My first trip from the United States to Europe was all the way back in 2009. Shortly after the start of the Great Recession, I was a student looking to finally travel outside of my country’s borders for the first time. I had family members who had crossed the pond. For them, it was a trip of a lifetime. Some who had travelled in the late 90s even mentioned how surprisingly cheap it was. What a difference a few years make. When I landed in Dublin, I was in for a shock: my student budget was stretched very, very thin by the exchange rate. Even though the rate was only 1.4 EUR to USD, everything felt like it was double the price. By the time I moved to Europe in 2017, the rate had fallen to 1.15 EUR to USD. Now, as a permanent resident of Europe, I feel the opposite when I go back to the US: everything seems expensive. In the land of 20% tips and hidden taxes and fees, a 1 EUR to 1 USD exchange rate is making Europe feel cheap compared to the US.
According to the influential economist Rudiger Dornbusch, exchange rates are determined by the long-run fundamentals of a country’s economy. That is, over time, an exchange rate reflects a country’s economic competitiveness in the global marketplace. Monetary policies can adjust these rates in the short run, of course, but over time, most experts say that those adjustments are only temporary. So, when the Fed raised interest rates substantially and well before its European counterparts, people expected the dollar to value against the euro. But many did not expect the near-parity that we have achieved (the current rate is 1 EUR to 1.02 USD). Part of that parity has to do with the fundamentals of both economies. The American economy is overheating, which is causing record inflation. Some experts argue that America’s rapid inflation is only temporary and caused by transitory shocks rather than questionable fundamentals. Europe’s economy, in contrast, is experiencing more existential threats. The war in Ukraine has exposed several weaknesses in the European economy. Mainly, its reliance on Russian energy. By sanctioning the Russian economy, the continent is losing out on one of its top trading partners. Moreover, Russia’s natural gas has been the backbone of Europe’s long-term plan to wean itself off fossil fuels during a difficult, costly transition. That transition has forced governments into tough decisions such as reactivating previously shuttered coal plants, and the tough decisions will keep on coming.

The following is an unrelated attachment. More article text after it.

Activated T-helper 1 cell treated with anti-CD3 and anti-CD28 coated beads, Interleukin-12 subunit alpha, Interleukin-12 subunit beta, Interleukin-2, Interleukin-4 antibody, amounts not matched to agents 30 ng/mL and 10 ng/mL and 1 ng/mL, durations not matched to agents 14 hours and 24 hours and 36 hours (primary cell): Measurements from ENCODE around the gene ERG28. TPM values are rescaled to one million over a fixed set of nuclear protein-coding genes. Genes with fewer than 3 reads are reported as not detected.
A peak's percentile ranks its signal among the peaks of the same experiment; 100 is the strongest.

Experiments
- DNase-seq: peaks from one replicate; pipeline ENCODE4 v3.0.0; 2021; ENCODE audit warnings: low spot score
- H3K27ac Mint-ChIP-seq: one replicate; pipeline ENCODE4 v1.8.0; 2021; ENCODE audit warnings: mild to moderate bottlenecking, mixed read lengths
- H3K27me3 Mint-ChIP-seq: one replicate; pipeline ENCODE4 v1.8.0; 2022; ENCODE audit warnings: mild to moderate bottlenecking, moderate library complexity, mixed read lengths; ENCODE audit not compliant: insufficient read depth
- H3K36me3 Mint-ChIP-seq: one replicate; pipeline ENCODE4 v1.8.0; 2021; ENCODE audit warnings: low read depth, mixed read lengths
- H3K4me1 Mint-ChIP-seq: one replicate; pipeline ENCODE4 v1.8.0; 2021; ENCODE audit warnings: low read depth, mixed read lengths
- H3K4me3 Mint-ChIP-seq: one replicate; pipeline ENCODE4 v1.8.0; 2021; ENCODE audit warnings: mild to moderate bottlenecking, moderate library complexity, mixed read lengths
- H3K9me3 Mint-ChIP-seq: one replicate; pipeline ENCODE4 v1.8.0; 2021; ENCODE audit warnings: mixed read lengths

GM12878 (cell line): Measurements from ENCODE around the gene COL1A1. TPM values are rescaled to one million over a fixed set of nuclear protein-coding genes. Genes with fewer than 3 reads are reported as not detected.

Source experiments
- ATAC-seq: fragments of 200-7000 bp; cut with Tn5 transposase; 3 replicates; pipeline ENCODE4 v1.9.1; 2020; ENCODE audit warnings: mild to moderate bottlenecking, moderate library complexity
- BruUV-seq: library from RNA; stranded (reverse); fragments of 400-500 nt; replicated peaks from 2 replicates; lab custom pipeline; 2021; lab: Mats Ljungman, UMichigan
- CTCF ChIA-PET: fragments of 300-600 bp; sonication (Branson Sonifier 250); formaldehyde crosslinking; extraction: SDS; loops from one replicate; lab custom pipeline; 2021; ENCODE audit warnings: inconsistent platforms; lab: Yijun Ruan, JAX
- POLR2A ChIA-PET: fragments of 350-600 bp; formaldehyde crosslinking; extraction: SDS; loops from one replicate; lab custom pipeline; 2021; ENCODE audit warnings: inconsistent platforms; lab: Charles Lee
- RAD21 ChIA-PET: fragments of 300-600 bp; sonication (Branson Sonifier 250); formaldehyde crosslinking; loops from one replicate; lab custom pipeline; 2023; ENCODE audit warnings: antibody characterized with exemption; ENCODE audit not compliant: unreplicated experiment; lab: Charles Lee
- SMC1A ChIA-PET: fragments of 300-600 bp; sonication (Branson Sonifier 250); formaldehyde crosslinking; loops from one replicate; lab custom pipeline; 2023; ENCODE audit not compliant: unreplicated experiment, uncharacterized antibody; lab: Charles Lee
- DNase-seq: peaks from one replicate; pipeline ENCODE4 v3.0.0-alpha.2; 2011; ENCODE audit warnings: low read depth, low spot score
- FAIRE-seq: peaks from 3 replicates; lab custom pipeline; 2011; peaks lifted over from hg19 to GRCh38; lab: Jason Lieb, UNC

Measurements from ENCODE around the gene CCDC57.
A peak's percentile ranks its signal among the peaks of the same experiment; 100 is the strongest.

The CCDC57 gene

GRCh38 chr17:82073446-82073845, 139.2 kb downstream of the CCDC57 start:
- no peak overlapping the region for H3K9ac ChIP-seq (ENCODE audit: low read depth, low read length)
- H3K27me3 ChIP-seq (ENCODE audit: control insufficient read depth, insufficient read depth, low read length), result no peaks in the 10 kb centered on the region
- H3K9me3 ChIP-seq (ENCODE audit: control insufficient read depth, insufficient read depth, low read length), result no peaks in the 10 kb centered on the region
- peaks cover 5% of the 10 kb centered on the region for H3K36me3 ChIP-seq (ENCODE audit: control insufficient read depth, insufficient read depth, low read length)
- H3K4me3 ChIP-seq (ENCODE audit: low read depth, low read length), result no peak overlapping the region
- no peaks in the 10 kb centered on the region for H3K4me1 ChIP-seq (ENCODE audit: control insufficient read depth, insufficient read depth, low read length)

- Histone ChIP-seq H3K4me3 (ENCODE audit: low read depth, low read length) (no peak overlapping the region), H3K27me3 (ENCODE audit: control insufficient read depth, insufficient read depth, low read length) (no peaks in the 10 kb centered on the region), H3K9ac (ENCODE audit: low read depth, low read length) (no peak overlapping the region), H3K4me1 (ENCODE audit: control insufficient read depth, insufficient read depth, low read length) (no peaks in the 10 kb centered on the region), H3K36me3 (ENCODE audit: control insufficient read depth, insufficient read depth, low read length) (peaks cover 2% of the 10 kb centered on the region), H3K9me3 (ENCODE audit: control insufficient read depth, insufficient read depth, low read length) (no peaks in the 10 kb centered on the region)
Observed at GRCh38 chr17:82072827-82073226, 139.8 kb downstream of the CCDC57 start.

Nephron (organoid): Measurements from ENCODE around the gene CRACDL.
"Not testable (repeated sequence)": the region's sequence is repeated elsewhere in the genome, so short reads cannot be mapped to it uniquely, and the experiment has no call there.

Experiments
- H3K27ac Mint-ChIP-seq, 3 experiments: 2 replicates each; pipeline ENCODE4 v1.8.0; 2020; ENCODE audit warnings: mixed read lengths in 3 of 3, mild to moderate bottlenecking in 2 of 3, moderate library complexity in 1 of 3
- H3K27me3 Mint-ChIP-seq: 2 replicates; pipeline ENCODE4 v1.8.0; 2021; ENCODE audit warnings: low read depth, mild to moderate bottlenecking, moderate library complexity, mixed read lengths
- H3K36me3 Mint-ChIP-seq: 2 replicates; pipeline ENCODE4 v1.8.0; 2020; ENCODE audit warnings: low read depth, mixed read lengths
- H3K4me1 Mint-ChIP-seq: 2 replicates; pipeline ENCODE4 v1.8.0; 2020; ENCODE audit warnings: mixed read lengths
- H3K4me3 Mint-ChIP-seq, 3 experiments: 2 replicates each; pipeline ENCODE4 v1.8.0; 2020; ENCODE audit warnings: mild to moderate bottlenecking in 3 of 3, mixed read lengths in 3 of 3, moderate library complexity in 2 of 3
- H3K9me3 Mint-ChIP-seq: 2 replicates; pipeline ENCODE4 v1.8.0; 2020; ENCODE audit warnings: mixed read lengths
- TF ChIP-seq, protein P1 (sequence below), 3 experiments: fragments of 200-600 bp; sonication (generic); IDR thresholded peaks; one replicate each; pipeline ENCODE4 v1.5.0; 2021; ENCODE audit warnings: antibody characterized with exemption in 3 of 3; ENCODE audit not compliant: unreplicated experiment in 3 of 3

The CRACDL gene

The other shaky pillar of the European economy is China as a trade partner. China’s questionable Zero COVID policy has caused its economy to cool off considerably. China buying less and less European goods means softened sales. Also, Chinese imports are harder and harder to come by because of the sustained supply chain woes caused by massive lockdowns that Europe left behind last year. As this pillar of the European economy wobbles, and the Russian pillar remains hobbled, it makes many experts question the real reason for the weakened euro. If those experts are right, it is not a matter of interest rates, but a result of European leaders betting on the wrong trade partners.